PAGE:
Biofuel plantations have gained momentum in Andhra Pradesh. Statistics indicate that nearly 15,000 hectares are active as biodiesel plantations (both jatropha and pongamia) out of the 16,000 hectares in the 13 rain shadow districts (rain deficient areas of the state) that the state government identified as suitable for growing these plants. Small and medium farmers who have wasteland were identified in a participatory manner by involving the local government’s ‘Gram Panchayat’ (a team that acts as the representative of all villagers, also referred to as the Village Sabha or Panchayat).
The state government has designated the Rain Shadow Area Development Department to provide policy support to the Department of Rural Development, which implements biofuel plantations in association with the local entrepreneurs and Gram Panchayat.
Financial support is being drawn from National Rural Employment Guarantee Scheme, a central government-sponsored scheme with the primary objective of providing livelihood security to households in rural areas for not less than 100 days of employment in a year.
Wastelands owned by farmers in the dry tracts of Andhra Pradesh, left vacant for years.
The state government has entered into public-private partnerships with entrepreneurs who provide pongamia seedlings, technical knowhow on growing plantations, and procure seeds at a minimum price fixed by the state government (at US $271 per ton). Farmers are allowed to sell seeds in the open market if they can fetch good prices.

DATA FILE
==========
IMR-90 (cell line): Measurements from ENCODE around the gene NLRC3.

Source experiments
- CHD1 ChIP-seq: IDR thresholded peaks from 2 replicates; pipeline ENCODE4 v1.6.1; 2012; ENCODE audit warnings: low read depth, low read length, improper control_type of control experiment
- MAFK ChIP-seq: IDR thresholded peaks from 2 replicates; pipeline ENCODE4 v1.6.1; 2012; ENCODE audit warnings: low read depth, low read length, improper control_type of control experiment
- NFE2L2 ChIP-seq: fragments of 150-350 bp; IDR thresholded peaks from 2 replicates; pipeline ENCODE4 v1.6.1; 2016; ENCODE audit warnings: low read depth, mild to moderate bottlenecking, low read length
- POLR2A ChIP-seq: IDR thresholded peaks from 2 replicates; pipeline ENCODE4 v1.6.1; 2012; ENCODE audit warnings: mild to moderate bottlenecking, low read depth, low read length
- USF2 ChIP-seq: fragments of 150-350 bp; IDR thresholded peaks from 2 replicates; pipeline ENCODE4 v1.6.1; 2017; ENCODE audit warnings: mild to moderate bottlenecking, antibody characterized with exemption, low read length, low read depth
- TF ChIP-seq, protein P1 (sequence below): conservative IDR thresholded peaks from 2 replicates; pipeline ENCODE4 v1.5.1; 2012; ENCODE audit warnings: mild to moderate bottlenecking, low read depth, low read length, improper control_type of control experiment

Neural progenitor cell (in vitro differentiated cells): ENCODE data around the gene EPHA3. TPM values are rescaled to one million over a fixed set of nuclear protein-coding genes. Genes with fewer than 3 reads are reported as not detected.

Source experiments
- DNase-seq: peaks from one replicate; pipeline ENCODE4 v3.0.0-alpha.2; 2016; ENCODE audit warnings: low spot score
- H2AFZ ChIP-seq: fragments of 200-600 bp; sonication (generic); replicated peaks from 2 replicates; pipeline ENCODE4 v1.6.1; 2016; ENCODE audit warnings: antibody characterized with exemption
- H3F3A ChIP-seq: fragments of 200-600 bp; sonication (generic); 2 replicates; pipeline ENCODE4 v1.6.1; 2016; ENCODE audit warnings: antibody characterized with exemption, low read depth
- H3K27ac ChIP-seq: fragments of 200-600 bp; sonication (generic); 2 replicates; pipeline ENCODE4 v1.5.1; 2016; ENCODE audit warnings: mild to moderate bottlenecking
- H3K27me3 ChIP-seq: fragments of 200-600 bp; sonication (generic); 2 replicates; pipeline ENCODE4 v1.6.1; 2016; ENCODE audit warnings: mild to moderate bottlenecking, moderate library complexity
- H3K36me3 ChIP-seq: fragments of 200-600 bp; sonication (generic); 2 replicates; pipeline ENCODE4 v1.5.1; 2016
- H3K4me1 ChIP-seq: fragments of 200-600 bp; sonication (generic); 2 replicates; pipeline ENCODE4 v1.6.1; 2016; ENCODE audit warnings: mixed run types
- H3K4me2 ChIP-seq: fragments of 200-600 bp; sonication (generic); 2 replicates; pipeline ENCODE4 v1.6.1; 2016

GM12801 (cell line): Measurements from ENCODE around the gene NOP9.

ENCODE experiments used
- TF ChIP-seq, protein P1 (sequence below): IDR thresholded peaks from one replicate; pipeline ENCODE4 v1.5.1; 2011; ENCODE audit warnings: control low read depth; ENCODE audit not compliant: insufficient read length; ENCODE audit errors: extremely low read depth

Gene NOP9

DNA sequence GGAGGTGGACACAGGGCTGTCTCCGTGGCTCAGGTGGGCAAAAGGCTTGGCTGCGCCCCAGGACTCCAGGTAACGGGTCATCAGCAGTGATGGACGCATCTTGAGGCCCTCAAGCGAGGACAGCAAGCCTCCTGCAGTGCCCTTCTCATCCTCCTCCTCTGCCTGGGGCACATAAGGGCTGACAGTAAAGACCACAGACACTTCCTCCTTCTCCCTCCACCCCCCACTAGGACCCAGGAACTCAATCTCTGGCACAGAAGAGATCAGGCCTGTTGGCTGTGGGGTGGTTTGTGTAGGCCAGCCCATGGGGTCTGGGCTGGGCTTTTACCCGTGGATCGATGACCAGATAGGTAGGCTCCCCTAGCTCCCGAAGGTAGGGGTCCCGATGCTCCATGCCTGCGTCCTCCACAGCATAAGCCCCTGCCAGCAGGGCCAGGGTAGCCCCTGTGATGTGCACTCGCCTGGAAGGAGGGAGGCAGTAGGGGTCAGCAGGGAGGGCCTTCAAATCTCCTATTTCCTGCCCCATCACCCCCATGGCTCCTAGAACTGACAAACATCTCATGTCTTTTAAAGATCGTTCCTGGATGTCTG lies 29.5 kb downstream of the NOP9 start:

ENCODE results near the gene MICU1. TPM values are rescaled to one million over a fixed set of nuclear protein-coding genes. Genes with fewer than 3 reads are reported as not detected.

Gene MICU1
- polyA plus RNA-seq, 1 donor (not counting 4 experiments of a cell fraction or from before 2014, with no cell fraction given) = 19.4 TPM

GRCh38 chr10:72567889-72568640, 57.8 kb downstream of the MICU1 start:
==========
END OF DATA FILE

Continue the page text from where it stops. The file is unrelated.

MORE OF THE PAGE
Mature pongamia plantations of one hectare producing in the range of 3-5 tons of seeds can fetch an income of US$800-1400 per hectare per year for farmers. No other crop can grow on these wastelands without substantial land levelling and reclamation, therefore growing the hardy pongamia here appeared as a very viable option for farmers. Though leaf gall (small bumps found on leaves due to infestation of mites) were reported in the pongamia plantations, no pesticides are being sprayed by farmers due to the cost involved and the belief that they do not undermine the plantation.
In addition, farmers can grow intercrops such as black gram, green gram and castor that fetch anywhere between $US 600 to 1000 per hectare per intercrop in a good year. In addition to providing extra income to farmers, employment generation for landless labourers has direct links to rural development.